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 How to create a worn look on my Armor.

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How to create a worn look on my Armor.
« on: Jun 05, 2019, 08:33 AM »
I am starting to build my Mandalorian Armor, and want to create an old, worn look.  Does anyone have and tips or tricks for how to get my armor into a worn state?

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Re: How to create a worn look on my Armor.
« Reply #1 on: Jun 05, 2019, 08:38 AM »
Layering your paint helps. Look at how painted items naturally wear. Usually they wear where they are handled the most. Using making fluid helps create a different transition between each layer of paint. Washes also help give it that grimy look

Anansi


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Re: How to create a worn look on my Armor.
« Reply #2 on: Jun 07, 2019, 12:40 AM »
Before you lay down any weathering. Think about how your armor is worn. Does it rub against a belt? Does your weapon rattle against a specific plate? Also, thinking about the "adventures" your Mando has been through can help you think up battle damage. Did you take a blaster bolt to the chest or helmet? Maybe a predator scratched your leg. (A lot of Mandos seem to run into a three clawed beast. To this day, no one knows the creature's identity.) If you're really comfortable working with sintra, you can even add physical damage to your plates. Maybe your belly plate has a stab wound or you took shrapnel to the shoulder. Be careful not to go overboard, especially if you're working with 3mm sintra. Too much damage and they might actually break. The physical stuff will allow paint to pool naturally, making weathering even easier.

Most people won't hear whatever story you've developed for your character so your weathering can tell that story for you.

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Re: How to create a worn look on my Armor.
« Reply #3 on: Jun 07, 2019, 01:12 AM »
Adding to this, if you do physical weathering on Sintra it's very easy to also say that your are durasteel or other materials. Canonically they would tend to a bit more physical damage vs true mandalorian iron.

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Re: How to create a worn look on my Armor.
« Reply #4 on: Jun 21, 2019, 08:03 PM »
There are also some really good tutorials you should check out in the Royal War College of Mandalore's Jadd Halls of Knowledge.

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Re: How to create a worn look on my Armor.
« Reply #5 on: Jun 21, 2019, 09:19 PM »
There are also some really good tutorials you should check out in the Royal War College of Mandalore's Jadd Halls of Knowledge.
Was just about to post that.  Thanks, Havelock.  :like: :D :like:

Also, look on Google for images of antique farm or industrial equipment.  You can find a lot of interesting wear patterns.  Just be sure Safe Search is ON!  *shudders*

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Re: How to create a worn look on my Armor.
« Reply #6 on: Jun 24, 2019, 02:07 PM »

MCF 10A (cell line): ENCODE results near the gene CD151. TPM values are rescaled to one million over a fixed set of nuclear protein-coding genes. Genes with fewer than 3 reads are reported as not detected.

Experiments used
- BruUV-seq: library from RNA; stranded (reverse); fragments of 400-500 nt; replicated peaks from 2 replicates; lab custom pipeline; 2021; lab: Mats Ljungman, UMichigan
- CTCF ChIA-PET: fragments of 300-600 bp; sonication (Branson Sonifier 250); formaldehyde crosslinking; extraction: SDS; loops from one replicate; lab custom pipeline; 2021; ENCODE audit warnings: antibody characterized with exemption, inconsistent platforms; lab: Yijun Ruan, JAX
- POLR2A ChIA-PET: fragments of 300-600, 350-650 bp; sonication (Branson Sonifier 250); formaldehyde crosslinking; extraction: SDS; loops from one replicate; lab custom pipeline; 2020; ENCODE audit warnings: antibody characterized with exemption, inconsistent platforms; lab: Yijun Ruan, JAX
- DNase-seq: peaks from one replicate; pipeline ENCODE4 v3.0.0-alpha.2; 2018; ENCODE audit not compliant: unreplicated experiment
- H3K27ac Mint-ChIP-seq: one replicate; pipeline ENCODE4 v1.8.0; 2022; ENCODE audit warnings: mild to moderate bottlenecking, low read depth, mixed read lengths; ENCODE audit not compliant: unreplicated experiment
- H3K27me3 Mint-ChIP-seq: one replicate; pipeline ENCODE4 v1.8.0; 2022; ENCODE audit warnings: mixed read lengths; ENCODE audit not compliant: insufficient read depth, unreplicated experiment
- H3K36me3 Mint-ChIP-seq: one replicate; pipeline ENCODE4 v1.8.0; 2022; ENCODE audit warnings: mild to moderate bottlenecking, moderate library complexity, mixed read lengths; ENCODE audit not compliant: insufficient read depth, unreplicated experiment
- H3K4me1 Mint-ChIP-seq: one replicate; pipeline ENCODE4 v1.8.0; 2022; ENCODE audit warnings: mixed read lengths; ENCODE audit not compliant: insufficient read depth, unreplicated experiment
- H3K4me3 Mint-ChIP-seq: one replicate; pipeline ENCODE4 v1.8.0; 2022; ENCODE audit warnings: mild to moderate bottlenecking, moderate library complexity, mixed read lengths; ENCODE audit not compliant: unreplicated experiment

Before you lay down any weathering. Think about how your armor is worn. Does it rub against a belt? Does your weapon rattle against a specific plate? Also, thinking about the "adventures" your Mando has been through can help you think up battle damage. Did you take a blaster bolt to the chest or helmet? Maybe a predator scratched your leg. (A lot of Mandos seem to run into a three clawed beast. To this day, no one knows the creature's identity.) If you're really comfortable working with sintra, you can even add physical damage to your plates. Maybe your belly plate has a stab wound or you took shrapnel to the shoulder. Be careful not to go overboard, especially if you're working with 3mm sintra. Too much damage and they might actually break. The physical stuff will allow paint to pool naturally, making weathering even easier.

Most people won't hear whatever story you've developed for your character so your weathering can tell that story for you.

Some great points above.

In the past, I've made my weathering very physical, as in actually pitting/scratching/scraping armour or helmets before painting. Learned a few tips and tricks with some cheap files and rasps as well as with my Dremel tool.

Weathering can be done as cheaply as getting a bucket, filling it with dirt and small stones, chucking some pieces inside (that aren't resin or too fragile), and rolling it down a hill or wherever. If you're using leather or vinyl, make your pieces and then scrunch them up and sit on them for a day. All of the above for your jumpsuit and other soft parts. Get your boots first and wear them around to break them in. Go kick some stones or shovel some dirt while wearing them. Then go back and touch up all the damaged spots with a lighter shade of dye or paint to help accentuate the marks. There's not really a wrong way to do it, so long as it gets you the result you want. Sandpaper works well on soft and hard bits - great on armour if you've been dragged around. You can mist your stuff with spraypaint to give it a grimy appearance. Layers, layers, layers!

Definitely heed the above advise and think about your story. It'll help you figure out how much or how little to weather your stuff.

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